The National Register of Historic Places and Colorado State Register of Historic Properties are tools that recognize National Women’s History Month, celebrated in March. The National Register of Historic Places is the official list of the Nation’s historic places worthy of preservation. Authorized by the National Historic Preservation Act of 1966, the National Park Service’s National Register of Historic Places is part of a national program to coordinate and support public and private efforts to identify, evaluate, and protect America’s historic and archeological resources. The Colorado State Register of Historic Properties is a listing of the state’s significant cultural resources worthy of preservation for the future education and enjoyment of Colorado’s residents and visitors.
Cedar Mesa Community Club, 15637 Peach Road, Cedaredge, Delta County, listed in the State Register in 2016
The Cedar Mesa Community Club formed in 1908 as a way for the women of this relatively isolated agricultural community to meet and provide support to one another and their neighbors. Descendants and family members (mothers, daughters, sisters, etc.) have been club members as well. By 1949 the club had raised enough funds to build their own clubhouse on former orchard land donated by one of its members and her husband. The building was in large part constructed by the members’ husbands, and the members used scrap lumber to build furniture. The club has continuously held many social activities and community events at the single-room clubhouse ever since.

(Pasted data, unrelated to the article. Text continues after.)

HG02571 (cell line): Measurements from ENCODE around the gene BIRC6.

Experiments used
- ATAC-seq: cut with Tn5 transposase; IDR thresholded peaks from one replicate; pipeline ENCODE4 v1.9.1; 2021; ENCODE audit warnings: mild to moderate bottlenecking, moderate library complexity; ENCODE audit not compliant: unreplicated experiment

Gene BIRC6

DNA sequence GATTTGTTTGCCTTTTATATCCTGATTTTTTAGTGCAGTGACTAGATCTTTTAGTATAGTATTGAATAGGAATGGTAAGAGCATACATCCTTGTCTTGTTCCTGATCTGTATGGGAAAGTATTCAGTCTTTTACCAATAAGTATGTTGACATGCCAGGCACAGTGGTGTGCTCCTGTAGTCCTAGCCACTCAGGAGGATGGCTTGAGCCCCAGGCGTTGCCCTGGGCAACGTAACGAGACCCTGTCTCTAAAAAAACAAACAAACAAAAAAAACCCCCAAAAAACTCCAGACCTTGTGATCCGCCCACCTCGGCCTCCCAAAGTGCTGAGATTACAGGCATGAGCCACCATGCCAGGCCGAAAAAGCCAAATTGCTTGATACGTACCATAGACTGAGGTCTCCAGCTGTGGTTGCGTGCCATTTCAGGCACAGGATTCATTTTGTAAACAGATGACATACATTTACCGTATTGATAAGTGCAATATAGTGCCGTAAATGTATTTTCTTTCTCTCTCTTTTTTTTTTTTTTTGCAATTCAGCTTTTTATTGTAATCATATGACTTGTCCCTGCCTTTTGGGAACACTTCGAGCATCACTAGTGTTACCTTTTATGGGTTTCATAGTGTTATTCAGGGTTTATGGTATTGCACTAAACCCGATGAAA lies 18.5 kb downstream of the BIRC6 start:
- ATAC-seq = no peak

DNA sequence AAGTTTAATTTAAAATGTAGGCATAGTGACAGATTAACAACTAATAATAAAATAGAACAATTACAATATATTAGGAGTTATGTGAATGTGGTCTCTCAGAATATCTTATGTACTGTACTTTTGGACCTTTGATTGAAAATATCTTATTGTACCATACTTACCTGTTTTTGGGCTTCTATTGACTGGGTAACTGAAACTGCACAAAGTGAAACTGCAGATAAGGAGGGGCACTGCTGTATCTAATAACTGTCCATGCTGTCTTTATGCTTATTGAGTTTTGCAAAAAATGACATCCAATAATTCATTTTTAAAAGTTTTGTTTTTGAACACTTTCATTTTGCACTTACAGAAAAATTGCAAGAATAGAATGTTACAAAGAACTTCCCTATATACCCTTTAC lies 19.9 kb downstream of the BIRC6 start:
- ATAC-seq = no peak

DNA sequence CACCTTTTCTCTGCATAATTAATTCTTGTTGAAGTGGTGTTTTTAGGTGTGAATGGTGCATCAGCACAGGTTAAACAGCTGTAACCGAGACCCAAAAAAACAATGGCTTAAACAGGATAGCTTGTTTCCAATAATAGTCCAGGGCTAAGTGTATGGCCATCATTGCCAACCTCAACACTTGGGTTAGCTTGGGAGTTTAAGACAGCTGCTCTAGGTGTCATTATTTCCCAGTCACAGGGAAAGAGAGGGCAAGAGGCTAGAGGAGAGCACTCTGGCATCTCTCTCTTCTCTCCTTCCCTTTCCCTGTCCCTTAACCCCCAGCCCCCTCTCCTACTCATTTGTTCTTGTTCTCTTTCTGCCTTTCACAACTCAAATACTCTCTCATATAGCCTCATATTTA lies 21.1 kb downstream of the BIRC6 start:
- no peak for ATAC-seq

Hornbek House, County Road 1, Teller County, listed in the National Register in 1981
Adeline Hornbek was one of the early settlers of the region west of Pikes Peak, homesteading the property in 1878. She was head of her household, filed the first homestead application under the Homestead Act of 1862 in the Florissant area, and by 1885 Hornbek had established a substantial ranch in an area of subsistence farming. The house is one of the best surviving examples of domestic long architecture in the Rocky Mountain Region, with the house appearing to have been constructed in three stages, with its wings resulting in an irregular floor plan. The National Park Service has created a Teaching with Historic Places lesson plan around this property, titled “Adeline Hornbek and the Homestead Act: A Colorado Success Story.”